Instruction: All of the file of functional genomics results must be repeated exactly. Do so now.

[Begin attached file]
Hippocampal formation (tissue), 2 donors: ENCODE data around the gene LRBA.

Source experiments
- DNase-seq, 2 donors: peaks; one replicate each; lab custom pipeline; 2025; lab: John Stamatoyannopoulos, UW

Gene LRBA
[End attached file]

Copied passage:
Hippocampal formation (tissue), 2 donors: ENCODE data around the gene LRBA.

Source experiments
- DNase-seq, 2 donors: peaks; one replicate each; lab custom pipeline; 2025; lab: John Stamatoyannopoulos, UW

Gene LRBA